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    Religion, class size stir up school bill

    A final vote by the House and Senate is scheduled for today, the end of the special session.

    By ALISA ULFERTS, Times Staff Writer
    © St. Petersburg Times
    published April 5, 2002


    TALLAHASSEE -- A joint House and Senate committee signed off on a massive review of Florida's education laws Thursday night, but not before a last-minute debate over students' religious freedom nearly derailed final negotiations.

    The committee approved the bill 9-4 along party lines, and a final vote by the House and Senate is scheduled for today, the final day of the special legislative session.

    The argument began when several senators objected to language in the 1,800-page bill that outlined previous court decisions on acceptable religious activities in schools.

    Supporters of the provision say it simply gives school board attorneys guidance, but opponents called it a massive expansion of religious activity in schools.

    "This creates the possibility of dozens and dozens and hundreds of lawsuits," said Sen. Ron Klein, D-Delray Beach.

    "It sets a new floor on the types of religious activity that will go on in schools. Not a ceiling, a floor," Klein said.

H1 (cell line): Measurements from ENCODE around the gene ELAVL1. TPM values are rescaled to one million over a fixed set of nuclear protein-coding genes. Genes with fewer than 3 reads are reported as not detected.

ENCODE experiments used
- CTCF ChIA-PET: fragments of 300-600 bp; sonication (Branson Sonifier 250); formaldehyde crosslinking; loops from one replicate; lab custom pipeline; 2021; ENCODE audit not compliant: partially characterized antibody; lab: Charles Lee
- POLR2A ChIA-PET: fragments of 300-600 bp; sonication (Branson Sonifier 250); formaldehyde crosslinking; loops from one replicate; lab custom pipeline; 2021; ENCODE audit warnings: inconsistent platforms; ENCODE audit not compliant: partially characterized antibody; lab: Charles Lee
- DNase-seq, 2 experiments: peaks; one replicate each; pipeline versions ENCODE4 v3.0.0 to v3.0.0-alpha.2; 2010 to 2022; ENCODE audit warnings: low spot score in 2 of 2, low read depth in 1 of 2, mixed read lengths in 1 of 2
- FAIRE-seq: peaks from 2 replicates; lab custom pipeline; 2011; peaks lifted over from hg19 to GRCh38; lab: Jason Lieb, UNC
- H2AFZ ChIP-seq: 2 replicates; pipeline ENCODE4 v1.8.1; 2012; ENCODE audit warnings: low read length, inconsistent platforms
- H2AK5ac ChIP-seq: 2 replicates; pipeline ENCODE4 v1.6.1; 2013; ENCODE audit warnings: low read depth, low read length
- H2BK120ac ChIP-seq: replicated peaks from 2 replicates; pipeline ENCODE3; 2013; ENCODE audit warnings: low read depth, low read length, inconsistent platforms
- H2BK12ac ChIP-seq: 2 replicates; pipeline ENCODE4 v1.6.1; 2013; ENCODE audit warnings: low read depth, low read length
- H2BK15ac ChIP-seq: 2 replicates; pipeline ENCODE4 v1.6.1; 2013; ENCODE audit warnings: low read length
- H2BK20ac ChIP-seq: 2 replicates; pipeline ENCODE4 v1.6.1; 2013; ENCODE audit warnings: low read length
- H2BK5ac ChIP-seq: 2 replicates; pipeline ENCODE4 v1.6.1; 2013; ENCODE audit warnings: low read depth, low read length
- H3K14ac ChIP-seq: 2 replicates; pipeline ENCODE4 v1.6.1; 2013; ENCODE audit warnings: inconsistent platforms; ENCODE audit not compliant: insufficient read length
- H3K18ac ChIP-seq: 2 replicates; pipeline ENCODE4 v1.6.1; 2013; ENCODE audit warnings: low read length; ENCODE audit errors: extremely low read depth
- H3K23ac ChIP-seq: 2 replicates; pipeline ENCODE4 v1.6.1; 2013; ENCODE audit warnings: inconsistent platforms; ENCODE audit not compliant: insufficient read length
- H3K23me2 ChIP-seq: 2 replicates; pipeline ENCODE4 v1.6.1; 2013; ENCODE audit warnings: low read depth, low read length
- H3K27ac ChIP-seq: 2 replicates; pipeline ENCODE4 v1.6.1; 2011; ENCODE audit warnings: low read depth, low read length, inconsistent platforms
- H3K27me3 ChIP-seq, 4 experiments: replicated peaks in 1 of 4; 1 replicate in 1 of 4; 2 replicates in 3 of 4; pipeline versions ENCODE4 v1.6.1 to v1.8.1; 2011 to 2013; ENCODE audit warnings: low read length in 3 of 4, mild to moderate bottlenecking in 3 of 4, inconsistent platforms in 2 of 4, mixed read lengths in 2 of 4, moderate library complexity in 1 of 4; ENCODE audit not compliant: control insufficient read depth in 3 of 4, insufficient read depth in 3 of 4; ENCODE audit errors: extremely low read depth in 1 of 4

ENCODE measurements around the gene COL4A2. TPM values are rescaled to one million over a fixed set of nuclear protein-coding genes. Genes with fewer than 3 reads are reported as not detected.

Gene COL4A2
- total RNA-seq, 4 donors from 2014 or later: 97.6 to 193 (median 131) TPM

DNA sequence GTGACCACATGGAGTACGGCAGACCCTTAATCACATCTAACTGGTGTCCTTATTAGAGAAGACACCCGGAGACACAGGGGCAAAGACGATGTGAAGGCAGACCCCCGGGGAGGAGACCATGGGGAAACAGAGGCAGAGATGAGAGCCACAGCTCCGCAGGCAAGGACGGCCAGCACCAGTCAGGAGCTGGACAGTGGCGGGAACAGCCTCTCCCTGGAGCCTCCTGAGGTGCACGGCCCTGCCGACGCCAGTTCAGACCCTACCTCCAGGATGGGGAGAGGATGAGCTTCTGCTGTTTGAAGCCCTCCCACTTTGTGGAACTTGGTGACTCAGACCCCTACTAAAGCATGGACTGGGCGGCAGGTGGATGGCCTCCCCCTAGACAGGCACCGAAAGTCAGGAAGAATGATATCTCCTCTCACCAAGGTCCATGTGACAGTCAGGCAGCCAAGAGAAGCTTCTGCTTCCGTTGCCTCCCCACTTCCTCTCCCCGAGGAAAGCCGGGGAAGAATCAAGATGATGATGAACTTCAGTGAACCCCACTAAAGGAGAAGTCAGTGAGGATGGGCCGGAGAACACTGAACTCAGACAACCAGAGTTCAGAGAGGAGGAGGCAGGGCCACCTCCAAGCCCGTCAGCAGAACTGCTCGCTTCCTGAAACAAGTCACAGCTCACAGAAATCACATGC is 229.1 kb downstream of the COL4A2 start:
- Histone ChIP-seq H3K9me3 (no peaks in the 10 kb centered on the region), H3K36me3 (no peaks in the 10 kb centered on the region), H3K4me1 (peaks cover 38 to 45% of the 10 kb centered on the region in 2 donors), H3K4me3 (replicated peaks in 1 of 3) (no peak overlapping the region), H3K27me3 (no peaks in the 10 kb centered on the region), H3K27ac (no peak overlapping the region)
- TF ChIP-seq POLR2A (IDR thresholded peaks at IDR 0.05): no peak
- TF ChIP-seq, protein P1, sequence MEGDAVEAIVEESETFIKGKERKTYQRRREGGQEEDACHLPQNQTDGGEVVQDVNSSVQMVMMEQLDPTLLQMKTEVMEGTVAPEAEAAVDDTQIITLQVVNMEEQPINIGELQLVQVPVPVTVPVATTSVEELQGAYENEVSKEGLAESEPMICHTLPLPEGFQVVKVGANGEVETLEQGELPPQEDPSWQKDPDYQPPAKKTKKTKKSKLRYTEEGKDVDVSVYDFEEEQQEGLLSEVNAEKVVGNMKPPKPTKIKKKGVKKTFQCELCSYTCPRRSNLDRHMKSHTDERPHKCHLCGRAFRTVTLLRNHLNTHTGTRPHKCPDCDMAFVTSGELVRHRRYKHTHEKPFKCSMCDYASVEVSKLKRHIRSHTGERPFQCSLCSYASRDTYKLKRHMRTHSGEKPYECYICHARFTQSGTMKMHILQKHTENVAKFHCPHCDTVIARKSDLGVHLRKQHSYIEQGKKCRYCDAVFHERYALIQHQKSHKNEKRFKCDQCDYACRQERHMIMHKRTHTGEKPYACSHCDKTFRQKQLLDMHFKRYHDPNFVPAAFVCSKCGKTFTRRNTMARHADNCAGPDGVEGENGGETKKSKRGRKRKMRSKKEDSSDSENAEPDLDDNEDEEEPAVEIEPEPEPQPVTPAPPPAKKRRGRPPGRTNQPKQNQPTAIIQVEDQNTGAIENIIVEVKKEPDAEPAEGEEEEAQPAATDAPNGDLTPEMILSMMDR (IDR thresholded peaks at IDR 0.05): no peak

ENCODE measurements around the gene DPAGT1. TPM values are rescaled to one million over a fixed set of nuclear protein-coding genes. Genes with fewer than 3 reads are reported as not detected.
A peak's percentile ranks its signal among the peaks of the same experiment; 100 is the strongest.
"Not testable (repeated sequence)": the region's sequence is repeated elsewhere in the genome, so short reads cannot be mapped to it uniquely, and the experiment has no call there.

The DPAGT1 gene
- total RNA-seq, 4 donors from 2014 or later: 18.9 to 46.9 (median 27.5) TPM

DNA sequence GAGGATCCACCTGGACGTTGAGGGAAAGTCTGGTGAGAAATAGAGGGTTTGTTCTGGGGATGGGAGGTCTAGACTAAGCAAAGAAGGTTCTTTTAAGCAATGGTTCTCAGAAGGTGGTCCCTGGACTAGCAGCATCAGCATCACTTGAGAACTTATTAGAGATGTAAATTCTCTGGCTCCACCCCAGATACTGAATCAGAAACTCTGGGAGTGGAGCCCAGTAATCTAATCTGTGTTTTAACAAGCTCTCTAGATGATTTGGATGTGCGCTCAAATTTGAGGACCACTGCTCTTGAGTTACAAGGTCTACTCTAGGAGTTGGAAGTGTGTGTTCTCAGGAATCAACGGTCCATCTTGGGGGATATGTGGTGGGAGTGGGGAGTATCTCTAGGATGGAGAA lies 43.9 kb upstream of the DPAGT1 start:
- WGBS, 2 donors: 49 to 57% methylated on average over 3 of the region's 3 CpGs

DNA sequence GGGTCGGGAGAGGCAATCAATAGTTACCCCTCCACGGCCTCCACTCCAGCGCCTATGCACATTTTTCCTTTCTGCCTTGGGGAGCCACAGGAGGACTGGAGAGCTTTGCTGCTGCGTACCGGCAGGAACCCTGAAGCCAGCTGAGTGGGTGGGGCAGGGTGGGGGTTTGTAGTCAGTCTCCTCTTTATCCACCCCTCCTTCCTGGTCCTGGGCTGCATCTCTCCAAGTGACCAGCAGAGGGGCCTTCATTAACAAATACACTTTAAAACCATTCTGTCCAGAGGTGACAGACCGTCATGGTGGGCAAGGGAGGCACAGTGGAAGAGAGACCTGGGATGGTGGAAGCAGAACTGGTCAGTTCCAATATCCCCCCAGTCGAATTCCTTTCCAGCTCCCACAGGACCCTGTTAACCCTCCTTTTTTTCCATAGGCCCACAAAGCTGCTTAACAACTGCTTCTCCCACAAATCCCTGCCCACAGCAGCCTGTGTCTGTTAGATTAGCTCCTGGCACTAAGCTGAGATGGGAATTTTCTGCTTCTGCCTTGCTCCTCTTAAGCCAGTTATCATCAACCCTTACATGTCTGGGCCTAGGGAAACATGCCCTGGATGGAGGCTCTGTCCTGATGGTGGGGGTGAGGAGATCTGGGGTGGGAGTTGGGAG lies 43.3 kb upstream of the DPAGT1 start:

Klein and other Jewish senators opposed to the measure, who had to wait until sundown on Thursday, the last day of Passover, to consult their religious scholars, say the measure was too important to tuck into the giant education code update.

    Sen. Don Sullivan agreed the issue was important and said he voted for it only "under protest" because the Legislature was running out of time to pass the bill.

    "I feel for years that religion has been discriminated against," said Sullivan, R-St. Petersburg, defending the provision in principle.

    "(But) it does not belong in the school code," Sullivan said, adding he wished it had been debated on the Senate floor.

    Lawmakers negotiated back and forth until they got to the final four issues: the religious section, whether to begin reducing class sizes, how much parental involvement to require in schools and changes in the state's school readiness program.

    The religious issue and the class size section, a mirror of a proposed constitutional amendment, were the two main disputes, and in each case the Senate agreed to take the House's position.

    Another controversial issue, whether to create an Alzheimer's center at the University of South Florida, was resolved early in the evening.

    The Alzheimer's center is a pet project of Plant City Republican Rep. Johnnie Byrd, whose father died of the disease and who is expected to become speaker of the House next year. Senators originally left the center out of their bill. But then they added it in, without the $40-million in startup costs the House wanted and with the condition it be named after President Ronald Reagan, who has the disease.

    House members objected, leading senators to speculate that Byrd wanted the center named after himself, which Byrd denied. Eventually, senators backed down.

    Senate President John McKay also had sought to have a road and part of a museum named after him, but senators abandoned that idea not far into the negotiations.

    Key lawmakers also spent Thursday negotiating over the budget and are expected to announce today a late April date for a special session for that bill, which lawmakers also failed to pass in regular session.

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